19 June 2010

"Dead Until Dark" by Charlaine Harris

When it comes to books, I typically shy away from supernatural adult fiction-- especially vampires-- but as an avid viewer of HBO's "True Blood" series, I wanted to see where this intelligent, quirky, gritty, and fun show came from.

To my pleasant surprise, the world created by Charlaine Harris through the eyes of Sookie Stackhouse is frustratingly naive yet enjoyable. The Southern charm and hospitality is not lost in Bon Temps, as well as the issues of prejudice, mainly directed toward vampires but still relevant. Harris's desire to answer the question "What would the world be like if vampires existed, made themselves known to the public then tried to assimilate into human culture?" makes for a unique take on the sexual and supernatural mythology of vampires.

Some of the mythology is classic Bram Stoker with science attempting rational explanation, such as an allergic reaction as the cause of sunlight creating a burning death for a vampire. Plus, Harris adds her own spin on vampiric nature and ability, keeping readers on their toes wondering what vampire can do what. Then there's the sex... and plenty of it, I might add, all tastefully and sometimes hilariously explained by the prudish Sookie.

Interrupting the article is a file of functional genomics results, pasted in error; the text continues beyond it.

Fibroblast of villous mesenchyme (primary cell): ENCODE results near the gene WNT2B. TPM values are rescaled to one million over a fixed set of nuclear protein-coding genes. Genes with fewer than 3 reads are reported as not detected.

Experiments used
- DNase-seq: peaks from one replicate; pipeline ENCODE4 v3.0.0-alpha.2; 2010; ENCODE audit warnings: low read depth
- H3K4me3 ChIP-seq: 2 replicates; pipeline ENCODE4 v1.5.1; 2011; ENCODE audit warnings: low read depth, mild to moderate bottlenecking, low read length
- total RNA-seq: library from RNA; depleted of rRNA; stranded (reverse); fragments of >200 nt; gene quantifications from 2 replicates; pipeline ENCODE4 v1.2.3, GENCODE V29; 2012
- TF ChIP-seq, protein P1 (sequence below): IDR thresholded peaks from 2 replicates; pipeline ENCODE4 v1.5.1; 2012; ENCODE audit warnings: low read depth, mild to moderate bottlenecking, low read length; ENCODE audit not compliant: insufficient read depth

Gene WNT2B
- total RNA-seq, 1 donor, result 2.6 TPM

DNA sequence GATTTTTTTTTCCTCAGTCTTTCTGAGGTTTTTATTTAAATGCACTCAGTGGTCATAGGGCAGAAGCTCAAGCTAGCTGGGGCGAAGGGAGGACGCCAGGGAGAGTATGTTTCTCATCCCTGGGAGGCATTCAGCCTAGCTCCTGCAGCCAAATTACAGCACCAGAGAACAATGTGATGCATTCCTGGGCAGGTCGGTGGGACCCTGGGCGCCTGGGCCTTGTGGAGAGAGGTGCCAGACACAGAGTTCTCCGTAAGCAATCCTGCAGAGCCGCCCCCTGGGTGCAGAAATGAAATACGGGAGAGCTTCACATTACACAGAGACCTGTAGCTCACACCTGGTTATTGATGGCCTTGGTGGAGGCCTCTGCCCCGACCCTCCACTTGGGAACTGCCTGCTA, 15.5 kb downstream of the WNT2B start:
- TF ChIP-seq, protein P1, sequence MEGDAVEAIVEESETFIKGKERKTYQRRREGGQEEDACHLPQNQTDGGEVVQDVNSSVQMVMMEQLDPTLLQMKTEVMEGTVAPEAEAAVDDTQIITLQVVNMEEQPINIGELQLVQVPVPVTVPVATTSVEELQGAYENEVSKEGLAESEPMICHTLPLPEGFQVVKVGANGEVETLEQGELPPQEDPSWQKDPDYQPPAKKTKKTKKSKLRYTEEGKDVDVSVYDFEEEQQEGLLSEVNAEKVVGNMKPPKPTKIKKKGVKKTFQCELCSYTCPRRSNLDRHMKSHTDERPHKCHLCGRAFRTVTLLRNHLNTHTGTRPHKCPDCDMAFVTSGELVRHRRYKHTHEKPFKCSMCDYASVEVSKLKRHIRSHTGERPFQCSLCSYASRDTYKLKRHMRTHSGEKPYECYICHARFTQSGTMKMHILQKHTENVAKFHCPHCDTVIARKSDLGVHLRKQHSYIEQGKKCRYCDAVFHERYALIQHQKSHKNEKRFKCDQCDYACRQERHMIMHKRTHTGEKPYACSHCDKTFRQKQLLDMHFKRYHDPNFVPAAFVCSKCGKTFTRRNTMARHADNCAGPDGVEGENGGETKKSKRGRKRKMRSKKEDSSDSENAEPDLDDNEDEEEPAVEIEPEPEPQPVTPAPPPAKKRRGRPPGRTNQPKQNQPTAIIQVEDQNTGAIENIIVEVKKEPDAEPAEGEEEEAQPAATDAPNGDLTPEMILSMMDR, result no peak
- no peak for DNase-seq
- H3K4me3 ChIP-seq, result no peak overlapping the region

In terms of the original book versus the television series, both are different yet maintain the same tone and are therefore excellent in their own right. You can read the books after watching the episodes because HBO has taken HUGE liberties with characters and plot lines and thus both can stand strong individually. By the way, if you haven't seen "True Blood" and like that sort of thing-- watch it. I guarantee you'll love it.

As first choice on my summer reading list, I am exceedingly pleased and have dived right into Book 2 "Living Dead in Dallas." The action keeps me reading, Sookie is as real and relatable as a psychic waitress could ever be, and the world continues to expand.

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